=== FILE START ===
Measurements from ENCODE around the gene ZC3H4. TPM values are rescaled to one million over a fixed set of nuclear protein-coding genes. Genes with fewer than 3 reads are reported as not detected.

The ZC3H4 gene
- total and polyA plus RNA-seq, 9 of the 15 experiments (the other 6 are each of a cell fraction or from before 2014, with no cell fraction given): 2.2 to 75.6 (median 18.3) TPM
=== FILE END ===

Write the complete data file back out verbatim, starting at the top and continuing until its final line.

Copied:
Measurements from ENCODE around the gene ZC3H4. TPM values are rescaled to one million over a fixed set of nuclear protein-coding genes. Genes with fewer than 3 reads are reported as not detected.

The ZC3H4 gene
- total and polyA plus RNA-seq, 9 of the 15 experiments (the other 6 are each of a cell fraction or from before 2014, with no cell fraction given): 2.2 to 75.6 (median 18.3) TPM